1968, and Family were something of a cult band. Underground meant something then.

“In those days,” explained Roger, “it was really only in London. Before we started doing our own songs we used to do well in Manchester, Sunderland, and even Liverpool. But after coming to London, we found that when we played a gig in Manchester the people used to find it a bit freaky.”

The second album, Family Entertainment, was the clincher. Its success left even the most wary members of the group with no doubt. Family had won over the audience; they were established.

“Entertainment was a raw album,” said Roger. “That was nice. The first album lacked that – it didn’t really sound like us on stage. It was tasty – over tasty. It was just a sound. But good music should give you an immediate reaction. A lot of people said they liked Dool’s House and I didn’t like to say I didn’t. It was a downer for them. But, you see, when you are so close to it, you are so critical. No matter what album it is, you can pick holes right through it.

“Entertainment did establish us. It did really well. It went to number five in the first week. That amazed us – we were just a working band. We hadn’t visualised that sort of reaction.”

But despite the success, the group did not really dig their “baby”. What happened was, they had finished recording and still had to mix the album. They had to be out of town for five days and planned on mixing it on their return. But when they got home, they found someone else had mixed it. There was nothing they could do. Of course, they didn’t like the mix. After a lot of hard work, the album had been ruined for them at the last stage. Roger still feels bad about it.

“It annoyed us because someone who had a lot of faith in us had so little respect for what we’d done. It pissed us off. We didn’t like the way it was mixed. That was the real reason, the heavy reason, we didn’t like the album.”

Moving on to brighter things, Roger revealed with a wry smile: “We seem to have a habit of going away whenever a record is released. We did it with Entertainment, then with the Song For Me album. Really, from the business point of view, I suppose you should be around at least a couple week just in case something happens. Still, I don’t think it’s bad planning. It’s just that we don’t bother.”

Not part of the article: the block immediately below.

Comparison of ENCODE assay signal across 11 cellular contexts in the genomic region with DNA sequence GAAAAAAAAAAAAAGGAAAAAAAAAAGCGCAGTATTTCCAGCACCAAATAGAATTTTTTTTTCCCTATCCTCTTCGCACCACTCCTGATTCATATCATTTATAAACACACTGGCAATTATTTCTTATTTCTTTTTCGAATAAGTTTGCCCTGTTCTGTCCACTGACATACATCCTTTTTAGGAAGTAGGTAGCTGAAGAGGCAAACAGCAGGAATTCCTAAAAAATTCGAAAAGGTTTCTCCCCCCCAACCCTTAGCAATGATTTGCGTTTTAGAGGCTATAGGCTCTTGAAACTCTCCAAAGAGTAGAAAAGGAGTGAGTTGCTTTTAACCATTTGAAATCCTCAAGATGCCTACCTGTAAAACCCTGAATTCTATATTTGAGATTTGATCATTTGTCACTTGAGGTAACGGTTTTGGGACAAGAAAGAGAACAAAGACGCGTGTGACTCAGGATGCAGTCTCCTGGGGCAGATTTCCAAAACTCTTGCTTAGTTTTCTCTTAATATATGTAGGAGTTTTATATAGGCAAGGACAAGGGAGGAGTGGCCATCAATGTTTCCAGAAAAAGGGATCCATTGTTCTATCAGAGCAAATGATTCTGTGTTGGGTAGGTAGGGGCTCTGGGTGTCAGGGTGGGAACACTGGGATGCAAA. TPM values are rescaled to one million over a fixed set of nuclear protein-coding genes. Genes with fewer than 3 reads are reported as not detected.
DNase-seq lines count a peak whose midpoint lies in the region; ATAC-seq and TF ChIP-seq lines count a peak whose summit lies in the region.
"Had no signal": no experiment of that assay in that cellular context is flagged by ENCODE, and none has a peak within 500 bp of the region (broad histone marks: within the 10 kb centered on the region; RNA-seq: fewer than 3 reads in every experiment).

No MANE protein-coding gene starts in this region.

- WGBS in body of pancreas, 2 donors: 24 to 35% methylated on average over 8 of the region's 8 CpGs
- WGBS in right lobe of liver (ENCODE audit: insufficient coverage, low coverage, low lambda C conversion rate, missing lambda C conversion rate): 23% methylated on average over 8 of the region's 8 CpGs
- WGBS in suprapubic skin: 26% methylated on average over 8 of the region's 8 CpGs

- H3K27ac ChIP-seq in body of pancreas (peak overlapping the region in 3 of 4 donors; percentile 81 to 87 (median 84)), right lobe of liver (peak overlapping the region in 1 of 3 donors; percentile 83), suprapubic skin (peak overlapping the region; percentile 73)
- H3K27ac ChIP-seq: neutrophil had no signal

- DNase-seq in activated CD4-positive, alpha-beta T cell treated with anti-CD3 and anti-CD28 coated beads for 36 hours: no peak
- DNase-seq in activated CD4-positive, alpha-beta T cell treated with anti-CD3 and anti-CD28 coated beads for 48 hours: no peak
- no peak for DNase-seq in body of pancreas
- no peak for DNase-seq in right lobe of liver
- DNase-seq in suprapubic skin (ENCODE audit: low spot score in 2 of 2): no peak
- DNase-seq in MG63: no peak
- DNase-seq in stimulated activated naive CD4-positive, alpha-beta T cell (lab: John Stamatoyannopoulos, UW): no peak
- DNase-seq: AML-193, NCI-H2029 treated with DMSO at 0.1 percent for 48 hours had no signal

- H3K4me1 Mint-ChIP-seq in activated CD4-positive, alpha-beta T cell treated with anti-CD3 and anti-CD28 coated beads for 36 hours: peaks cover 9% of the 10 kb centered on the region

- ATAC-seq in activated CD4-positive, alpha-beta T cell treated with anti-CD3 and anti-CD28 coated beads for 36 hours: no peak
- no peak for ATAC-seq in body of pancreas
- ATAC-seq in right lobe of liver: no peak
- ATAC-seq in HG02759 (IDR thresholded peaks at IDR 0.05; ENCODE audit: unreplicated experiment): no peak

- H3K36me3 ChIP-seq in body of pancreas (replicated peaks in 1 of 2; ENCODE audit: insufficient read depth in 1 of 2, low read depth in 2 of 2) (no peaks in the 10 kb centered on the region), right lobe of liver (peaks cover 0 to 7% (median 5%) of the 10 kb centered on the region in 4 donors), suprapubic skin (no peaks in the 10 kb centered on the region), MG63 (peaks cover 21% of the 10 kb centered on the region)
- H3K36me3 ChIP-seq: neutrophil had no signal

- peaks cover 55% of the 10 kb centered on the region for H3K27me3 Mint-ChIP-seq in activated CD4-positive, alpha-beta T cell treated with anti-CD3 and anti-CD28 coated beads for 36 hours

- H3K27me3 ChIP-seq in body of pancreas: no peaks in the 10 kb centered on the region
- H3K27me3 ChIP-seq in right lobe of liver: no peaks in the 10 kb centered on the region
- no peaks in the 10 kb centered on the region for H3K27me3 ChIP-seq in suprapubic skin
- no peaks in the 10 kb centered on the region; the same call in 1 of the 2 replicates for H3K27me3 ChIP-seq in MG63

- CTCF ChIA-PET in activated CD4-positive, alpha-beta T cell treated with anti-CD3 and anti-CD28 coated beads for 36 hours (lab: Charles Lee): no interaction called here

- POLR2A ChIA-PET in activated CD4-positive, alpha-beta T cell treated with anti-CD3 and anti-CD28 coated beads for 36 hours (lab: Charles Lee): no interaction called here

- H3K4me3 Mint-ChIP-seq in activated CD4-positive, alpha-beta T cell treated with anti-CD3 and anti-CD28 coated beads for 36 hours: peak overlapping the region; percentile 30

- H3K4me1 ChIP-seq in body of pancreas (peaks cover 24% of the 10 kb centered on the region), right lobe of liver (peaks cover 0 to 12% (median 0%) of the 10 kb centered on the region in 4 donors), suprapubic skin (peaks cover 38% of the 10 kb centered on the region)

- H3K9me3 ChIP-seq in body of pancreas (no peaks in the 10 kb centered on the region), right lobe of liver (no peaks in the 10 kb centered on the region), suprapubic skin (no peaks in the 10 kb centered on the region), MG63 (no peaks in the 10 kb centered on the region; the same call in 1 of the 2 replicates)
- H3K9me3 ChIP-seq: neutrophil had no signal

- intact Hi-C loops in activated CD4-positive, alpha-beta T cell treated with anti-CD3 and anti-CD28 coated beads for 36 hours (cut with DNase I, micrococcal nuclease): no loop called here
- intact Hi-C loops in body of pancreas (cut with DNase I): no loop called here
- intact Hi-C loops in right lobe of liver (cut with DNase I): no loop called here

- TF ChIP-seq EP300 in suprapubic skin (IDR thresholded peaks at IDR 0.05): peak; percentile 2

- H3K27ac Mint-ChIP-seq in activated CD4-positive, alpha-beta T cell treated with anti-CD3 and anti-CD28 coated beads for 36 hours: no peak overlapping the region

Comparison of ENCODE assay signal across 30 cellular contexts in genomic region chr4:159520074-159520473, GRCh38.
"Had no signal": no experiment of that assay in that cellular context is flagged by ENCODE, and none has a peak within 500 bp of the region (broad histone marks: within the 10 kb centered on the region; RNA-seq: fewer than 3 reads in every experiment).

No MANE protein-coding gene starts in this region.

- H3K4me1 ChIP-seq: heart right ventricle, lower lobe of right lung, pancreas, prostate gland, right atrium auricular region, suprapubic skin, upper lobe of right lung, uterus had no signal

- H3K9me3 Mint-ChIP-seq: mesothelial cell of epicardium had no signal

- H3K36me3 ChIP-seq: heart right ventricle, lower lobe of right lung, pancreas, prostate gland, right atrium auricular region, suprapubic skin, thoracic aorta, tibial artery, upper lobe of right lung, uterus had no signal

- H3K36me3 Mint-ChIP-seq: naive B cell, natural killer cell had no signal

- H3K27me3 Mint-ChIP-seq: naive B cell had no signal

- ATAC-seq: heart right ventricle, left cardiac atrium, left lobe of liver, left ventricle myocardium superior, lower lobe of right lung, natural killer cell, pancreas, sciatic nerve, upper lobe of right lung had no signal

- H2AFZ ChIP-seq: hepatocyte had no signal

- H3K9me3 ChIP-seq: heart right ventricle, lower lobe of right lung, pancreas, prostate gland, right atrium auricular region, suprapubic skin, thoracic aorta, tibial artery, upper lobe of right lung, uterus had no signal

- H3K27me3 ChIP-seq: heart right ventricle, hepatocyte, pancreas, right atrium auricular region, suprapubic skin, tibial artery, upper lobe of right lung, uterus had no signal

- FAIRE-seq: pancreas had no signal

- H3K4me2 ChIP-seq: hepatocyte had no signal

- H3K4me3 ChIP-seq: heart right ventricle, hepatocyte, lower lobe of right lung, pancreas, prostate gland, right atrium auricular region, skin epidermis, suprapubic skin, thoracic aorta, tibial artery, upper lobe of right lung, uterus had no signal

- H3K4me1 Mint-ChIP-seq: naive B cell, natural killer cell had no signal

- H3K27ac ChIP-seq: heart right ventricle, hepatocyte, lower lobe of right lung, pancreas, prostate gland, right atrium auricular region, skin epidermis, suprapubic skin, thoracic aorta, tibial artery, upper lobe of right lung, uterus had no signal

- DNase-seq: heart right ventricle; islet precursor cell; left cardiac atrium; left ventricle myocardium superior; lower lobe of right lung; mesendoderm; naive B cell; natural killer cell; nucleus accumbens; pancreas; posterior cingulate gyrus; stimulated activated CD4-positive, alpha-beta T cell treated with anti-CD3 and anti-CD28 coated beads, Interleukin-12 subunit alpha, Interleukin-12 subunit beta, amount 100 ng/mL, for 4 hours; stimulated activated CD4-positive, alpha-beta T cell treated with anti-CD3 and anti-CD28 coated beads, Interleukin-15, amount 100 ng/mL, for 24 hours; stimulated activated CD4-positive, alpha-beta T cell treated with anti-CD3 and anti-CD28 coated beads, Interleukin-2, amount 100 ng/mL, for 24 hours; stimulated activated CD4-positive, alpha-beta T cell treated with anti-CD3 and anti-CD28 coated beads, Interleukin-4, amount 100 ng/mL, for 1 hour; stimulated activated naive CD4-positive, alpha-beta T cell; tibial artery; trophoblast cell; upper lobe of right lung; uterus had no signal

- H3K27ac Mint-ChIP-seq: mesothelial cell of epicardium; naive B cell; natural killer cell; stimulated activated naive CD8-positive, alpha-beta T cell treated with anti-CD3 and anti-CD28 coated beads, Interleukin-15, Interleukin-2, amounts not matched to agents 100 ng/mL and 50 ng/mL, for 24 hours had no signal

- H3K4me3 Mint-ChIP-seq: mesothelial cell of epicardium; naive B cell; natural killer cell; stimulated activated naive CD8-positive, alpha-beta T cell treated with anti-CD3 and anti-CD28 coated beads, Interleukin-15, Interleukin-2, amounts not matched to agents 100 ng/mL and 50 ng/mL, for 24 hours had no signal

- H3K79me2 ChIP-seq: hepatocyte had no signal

That sort of easy-going attitude can be dangerous if it is taken too far. Many bands have been crucified by sharks. I wondered if he was ever worried about getting rolled by the businessmen?

“Yes,” he replied, ” because we’ve had it done to us. We’ ll only work for people we have respect for. That’ why we won’t work for the Albert Hall. You pay them £1,000 and they still shit on you. We’ve got a
manager, record company and agency we respect and who respect us. We’ve ended up how we want to be. At one time we got to be very distrustful, there was just nobody you could trust in the business. ow we won’t work for anyone who pulled moodies on us in the old days. All we want is mutual respect. If we don’t get that, we blow it out.”

As a unit, Rogers say Family are stronger than ever. John Weider came in on guitar and violin after Rick Grech split half-way through the first American tour. Then the vibe , piano and flute of John Palmer replaced the sax of Jim King. The music has changed. But much of the material still come from Chapman and Whitney.

“I find it very difficult to make up songs,” Roger explained. “They usually have to be sparked off in some way. It’s hard to say how I write them. I might be tinkling around on guitar and get into a certain mood that gives a song. Or it might even be as corny as being out somewhere and saying this is a really nice place, and sitting down and writing a song about it.

“John and I used to write together all the time, but now we do some of our own things as well. I used to write all the lyrics because I couldn’t play an instrument. Now I play a little guitar and the songs stem from that. John will help with the music and I might give him a hand with his lyrics. But when we work together I still concentrate on the words.”

Talking about his antics on stage he said: “It’s natural. People think I do it on every gig. I don’t. But when it happens it’s an instant thing, an emotional thing. It comes out when we are really moving; I’m just picking the whole thing up. It’s just a release.”

Finally, he talked about Family s evolution as a band.

“I think we are a natural band. Basically, as far a the music goes, we just play what pleases us a musicians. This is a different band to the one that made Doll’s House. We have four years of musical education behind us, four years of playing on the road. All our music is putting down i what affects us from the outside – very rarely the inside. That’s the best way I can explain it. Really, the only
thing I can say for certain i that we aren’t going to stay where we are now for long.”